If you are training for a full or half marathon, or another endurance event, you have probably heard the expression “hit the wall,” bandied about. Hitting the wall or bonking describes the extreme fatigue experienced when glycogen stores in the muscles and liver are depleted. Glycogen equals energy. If this has happened to you chances are high you don’t want it to happen again. Carb loading may be the answer. Carb loading is simply eating extra carbs before an endurance event to build up glycogen stores so you have enough energy to endure. Thinking of trying this technique? Here are some tips…

Plan ahead
Although many race sponsors host a big pasta dinner the night before the race that isn’t sufficient time to build your glycogen stores. It won’t hurt but neither will it help as much as carb loading a few days before the big event. Without enough glycogen your body will be forced to use fat for fuel, which takes more time to convert.

Stick to the basics
Oatmeal Porridge with Fruits and WalnutsYou’ll likely taper your training in the days before the big event. That means you won’t be using as much energy, and if you are carb loading properly, your muscles should be at full glycogen capacity. In these few days it is a good idea to go for easily digestible carbs. Avoid high-fat, high-fiber choices. Too much fat means too many calories and too much fiber may mean gastrointestinal upset. Stick to the basics before the race. If you don’t know how your body will respond to a food product, don’t chance it. Good choices include:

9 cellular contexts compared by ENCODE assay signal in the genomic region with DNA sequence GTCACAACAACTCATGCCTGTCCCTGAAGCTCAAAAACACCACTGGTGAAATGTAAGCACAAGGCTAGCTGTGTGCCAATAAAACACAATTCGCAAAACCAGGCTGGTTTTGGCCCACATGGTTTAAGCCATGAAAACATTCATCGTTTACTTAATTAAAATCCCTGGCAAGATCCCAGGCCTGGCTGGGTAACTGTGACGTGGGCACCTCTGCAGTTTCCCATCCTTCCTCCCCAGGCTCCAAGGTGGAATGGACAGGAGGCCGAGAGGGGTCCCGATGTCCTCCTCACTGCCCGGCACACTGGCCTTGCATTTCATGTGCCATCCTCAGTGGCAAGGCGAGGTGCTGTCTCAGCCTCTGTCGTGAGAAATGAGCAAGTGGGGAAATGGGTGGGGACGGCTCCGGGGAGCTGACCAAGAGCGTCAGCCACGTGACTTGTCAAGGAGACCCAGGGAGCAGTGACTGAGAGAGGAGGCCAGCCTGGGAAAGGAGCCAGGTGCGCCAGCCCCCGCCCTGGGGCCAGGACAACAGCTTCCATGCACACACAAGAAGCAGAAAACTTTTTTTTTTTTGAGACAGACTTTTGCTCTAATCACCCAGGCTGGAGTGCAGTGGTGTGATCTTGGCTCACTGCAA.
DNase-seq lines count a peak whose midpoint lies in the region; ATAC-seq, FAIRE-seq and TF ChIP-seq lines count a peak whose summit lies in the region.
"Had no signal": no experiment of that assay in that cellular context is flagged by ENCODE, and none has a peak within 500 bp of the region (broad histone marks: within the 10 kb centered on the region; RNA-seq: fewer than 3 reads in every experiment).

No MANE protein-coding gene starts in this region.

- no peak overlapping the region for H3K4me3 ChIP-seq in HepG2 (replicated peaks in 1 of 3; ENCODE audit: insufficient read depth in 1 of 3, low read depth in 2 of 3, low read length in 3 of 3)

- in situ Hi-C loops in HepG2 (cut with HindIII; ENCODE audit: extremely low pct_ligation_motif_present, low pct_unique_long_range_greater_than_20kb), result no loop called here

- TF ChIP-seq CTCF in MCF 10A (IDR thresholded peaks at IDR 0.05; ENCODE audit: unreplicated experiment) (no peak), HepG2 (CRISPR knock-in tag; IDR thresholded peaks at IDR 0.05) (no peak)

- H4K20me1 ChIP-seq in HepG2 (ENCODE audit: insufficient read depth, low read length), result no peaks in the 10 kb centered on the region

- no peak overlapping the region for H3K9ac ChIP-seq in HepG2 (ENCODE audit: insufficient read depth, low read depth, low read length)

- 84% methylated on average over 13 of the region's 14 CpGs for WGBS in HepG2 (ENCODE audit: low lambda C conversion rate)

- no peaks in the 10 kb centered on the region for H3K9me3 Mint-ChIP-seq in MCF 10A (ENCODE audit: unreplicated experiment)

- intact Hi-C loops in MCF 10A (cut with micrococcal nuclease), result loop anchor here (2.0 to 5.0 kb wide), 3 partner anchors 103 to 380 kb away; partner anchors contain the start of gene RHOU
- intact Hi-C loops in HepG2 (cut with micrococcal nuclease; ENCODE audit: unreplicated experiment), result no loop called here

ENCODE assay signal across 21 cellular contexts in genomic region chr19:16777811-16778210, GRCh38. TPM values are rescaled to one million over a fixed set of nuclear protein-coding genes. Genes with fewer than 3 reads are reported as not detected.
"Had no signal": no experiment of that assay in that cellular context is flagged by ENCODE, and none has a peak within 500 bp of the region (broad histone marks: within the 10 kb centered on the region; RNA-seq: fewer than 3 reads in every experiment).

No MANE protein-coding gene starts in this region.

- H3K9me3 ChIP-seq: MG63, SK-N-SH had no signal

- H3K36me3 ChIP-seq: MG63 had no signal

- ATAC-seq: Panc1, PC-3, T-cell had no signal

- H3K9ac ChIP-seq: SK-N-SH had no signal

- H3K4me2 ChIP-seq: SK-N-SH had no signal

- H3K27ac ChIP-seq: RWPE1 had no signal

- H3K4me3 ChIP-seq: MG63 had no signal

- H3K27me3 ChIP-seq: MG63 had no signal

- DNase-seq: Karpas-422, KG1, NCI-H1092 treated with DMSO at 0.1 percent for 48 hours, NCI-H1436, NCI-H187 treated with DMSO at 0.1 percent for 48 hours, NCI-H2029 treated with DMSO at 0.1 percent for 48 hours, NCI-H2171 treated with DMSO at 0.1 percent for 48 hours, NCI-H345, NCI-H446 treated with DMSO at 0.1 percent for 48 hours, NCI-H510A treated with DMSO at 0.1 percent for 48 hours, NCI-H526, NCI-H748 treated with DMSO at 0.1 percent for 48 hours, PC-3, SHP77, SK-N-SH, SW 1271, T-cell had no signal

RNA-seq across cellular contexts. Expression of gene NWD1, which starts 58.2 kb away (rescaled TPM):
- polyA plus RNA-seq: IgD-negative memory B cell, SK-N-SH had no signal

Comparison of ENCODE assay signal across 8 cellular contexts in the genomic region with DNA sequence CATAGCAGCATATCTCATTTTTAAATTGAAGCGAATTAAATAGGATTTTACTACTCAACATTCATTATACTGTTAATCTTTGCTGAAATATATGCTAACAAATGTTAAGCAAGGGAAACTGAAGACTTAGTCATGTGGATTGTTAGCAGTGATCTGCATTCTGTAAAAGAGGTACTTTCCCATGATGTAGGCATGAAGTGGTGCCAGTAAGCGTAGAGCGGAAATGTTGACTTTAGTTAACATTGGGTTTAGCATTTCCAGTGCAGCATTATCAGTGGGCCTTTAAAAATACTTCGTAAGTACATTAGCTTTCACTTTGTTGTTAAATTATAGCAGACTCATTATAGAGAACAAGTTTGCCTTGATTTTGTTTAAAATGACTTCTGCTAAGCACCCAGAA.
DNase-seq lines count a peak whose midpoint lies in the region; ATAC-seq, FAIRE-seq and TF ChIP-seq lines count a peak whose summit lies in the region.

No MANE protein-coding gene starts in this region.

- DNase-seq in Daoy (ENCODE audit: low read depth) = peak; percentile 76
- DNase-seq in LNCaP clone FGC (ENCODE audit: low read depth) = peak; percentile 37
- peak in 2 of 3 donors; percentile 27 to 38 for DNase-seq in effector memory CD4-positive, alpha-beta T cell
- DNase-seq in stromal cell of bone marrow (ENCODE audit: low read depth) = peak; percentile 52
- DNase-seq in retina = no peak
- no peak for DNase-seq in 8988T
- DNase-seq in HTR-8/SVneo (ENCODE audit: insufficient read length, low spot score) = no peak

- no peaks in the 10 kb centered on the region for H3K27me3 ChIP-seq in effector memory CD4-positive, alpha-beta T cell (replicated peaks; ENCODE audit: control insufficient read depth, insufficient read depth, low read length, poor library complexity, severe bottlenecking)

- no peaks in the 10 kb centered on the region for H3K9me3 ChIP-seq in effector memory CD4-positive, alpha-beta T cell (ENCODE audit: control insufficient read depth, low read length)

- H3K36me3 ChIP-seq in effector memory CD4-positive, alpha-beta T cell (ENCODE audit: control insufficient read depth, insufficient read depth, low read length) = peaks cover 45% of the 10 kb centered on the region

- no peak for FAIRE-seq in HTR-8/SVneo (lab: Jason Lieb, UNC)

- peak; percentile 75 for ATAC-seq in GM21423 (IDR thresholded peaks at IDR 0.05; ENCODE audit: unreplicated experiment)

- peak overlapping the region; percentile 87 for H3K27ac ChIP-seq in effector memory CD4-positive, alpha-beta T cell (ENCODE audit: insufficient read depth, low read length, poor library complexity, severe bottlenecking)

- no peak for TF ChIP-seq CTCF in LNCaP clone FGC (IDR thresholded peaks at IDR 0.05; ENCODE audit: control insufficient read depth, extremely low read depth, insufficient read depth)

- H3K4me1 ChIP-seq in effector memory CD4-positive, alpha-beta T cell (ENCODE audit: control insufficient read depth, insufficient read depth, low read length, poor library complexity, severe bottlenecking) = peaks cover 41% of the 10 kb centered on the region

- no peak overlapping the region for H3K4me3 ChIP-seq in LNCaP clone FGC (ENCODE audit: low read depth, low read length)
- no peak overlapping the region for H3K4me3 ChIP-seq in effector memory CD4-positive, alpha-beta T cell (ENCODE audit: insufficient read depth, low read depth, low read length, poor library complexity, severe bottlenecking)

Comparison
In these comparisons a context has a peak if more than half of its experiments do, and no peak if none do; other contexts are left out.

•    Bananas
•    Peeled apples – fiber is in the skin
•    Rice
•    Bread (bagels, waffles, muffins, etc.)
•    Pasta
•    Tortillas
•    Oatmeal

How much is enough?
In the final days before your event most of your calories should come from carbs. Aim for two to four grams of carbs for every pound of body weight. Expect a shift on the scale, too. Carbs increase water weight so don’t panic.
What about performance?
Carbs are not a magic bullet. They will help you finish the race but not necessarily faster. There is no real short-cut to preparedness if you have a performance goal you want to nail.

Special considerations for women
Women are thought to burn fat for fuel more readily than glycogen. Estrogen has a role here. To determine what works best for you keep a training and food journal. You’ll want to know what to eat to fuel your best workout. Early experimentation will help you nail the right formula on race day.